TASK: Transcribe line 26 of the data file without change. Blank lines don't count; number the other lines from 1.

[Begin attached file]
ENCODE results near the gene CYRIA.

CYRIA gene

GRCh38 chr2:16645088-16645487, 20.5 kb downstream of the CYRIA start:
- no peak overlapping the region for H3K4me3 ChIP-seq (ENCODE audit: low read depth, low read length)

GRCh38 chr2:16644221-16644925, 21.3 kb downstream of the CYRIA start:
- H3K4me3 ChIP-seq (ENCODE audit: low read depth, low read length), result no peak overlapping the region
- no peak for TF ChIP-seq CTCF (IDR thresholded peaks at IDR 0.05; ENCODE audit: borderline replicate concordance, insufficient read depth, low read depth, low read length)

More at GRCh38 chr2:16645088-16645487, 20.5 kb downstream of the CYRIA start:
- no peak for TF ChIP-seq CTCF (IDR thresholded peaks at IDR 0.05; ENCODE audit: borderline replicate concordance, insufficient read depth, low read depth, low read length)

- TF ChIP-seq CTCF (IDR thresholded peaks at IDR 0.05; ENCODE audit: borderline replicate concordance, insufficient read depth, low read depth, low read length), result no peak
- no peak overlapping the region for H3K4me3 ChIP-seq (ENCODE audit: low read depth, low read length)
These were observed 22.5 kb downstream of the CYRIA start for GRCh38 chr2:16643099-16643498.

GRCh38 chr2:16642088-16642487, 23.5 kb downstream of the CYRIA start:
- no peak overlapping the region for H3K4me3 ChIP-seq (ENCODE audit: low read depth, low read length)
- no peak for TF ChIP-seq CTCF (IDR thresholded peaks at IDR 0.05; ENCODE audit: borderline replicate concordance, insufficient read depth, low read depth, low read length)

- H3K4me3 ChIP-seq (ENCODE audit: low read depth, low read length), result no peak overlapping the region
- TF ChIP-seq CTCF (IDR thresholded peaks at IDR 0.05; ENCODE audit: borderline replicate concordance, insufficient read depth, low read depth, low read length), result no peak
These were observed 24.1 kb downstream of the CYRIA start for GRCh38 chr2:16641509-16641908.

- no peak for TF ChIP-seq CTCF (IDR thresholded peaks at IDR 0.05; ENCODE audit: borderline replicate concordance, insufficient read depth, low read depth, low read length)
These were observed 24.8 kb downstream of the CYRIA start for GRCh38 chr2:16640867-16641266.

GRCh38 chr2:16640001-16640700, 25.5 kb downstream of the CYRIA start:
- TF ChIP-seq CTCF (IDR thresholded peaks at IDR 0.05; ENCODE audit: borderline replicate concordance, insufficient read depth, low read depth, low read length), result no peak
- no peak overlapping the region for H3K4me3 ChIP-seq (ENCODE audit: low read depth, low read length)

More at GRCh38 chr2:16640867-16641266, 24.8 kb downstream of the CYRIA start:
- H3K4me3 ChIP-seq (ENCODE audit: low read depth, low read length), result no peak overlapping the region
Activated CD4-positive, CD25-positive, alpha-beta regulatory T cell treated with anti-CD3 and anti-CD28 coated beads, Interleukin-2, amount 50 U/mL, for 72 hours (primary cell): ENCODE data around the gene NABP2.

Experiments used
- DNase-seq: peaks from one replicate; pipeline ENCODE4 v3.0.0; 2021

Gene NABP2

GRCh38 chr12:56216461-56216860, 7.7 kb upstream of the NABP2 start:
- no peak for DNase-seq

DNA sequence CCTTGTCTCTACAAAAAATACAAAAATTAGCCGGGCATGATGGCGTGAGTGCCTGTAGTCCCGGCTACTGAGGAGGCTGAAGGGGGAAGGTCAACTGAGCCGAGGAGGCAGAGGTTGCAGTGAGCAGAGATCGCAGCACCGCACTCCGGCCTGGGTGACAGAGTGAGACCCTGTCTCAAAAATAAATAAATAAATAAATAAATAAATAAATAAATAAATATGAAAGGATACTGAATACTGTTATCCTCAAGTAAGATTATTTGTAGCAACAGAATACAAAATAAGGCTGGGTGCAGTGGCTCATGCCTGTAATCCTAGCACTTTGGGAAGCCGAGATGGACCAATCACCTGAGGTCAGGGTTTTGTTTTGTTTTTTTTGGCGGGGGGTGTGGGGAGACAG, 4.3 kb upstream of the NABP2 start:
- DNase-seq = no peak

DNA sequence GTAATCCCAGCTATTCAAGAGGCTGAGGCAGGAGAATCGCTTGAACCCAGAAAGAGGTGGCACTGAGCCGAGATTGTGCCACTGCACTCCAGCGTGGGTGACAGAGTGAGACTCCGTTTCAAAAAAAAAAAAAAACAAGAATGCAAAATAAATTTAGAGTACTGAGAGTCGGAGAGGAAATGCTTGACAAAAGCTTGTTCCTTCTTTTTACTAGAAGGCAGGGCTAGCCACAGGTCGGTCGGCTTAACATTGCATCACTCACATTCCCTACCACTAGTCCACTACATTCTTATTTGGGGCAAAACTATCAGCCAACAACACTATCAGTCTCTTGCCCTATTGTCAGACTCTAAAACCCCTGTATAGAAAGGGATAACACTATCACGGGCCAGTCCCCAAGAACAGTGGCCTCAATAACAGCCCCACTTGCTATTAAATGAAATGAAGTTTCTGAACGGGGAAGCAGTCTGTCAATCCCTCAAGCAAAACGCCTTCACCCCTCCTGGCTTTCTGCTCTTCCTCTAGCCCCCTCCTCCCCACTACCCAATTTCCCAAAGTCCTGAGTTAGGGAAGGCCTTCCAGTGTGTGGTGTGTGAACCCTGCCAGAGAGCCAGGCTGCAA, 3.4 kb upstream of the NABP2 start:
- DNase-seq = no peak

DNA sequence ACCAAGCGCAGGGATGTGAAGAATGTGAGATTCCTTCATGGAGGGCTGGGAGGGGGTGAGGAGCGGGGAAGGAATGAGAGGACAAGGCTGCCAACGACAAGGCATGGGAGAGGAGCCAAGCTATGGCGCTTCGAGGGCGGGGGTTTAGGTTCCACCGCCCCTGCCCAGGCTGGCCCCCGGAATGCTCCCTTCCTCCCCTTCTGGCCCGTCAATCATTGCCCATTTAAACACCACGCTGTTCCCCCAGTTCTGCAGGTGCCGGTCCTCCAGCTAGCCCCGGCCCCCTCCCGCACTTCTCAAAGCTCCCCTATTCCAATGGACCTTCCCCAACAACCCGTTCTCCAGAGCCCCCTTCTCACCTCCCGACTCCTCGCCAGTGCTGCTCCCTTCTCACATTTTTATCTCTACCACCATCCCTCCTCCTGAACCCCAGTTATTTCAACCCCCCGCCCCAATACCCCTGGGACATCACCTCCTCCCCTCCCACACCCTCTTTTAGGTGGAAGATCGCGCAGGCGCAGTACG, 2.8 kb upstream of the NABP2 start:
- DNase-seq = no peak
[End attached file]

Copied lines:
Activated CD4-positive, CD25-positive, alpha-beta regulatory T cell treated with anti-CD3 and anti-CD28 coated beads, Interleukin-2, amount 50 U/mL, for 72 hours (primary cell): ENCODE data around the gene NABP2.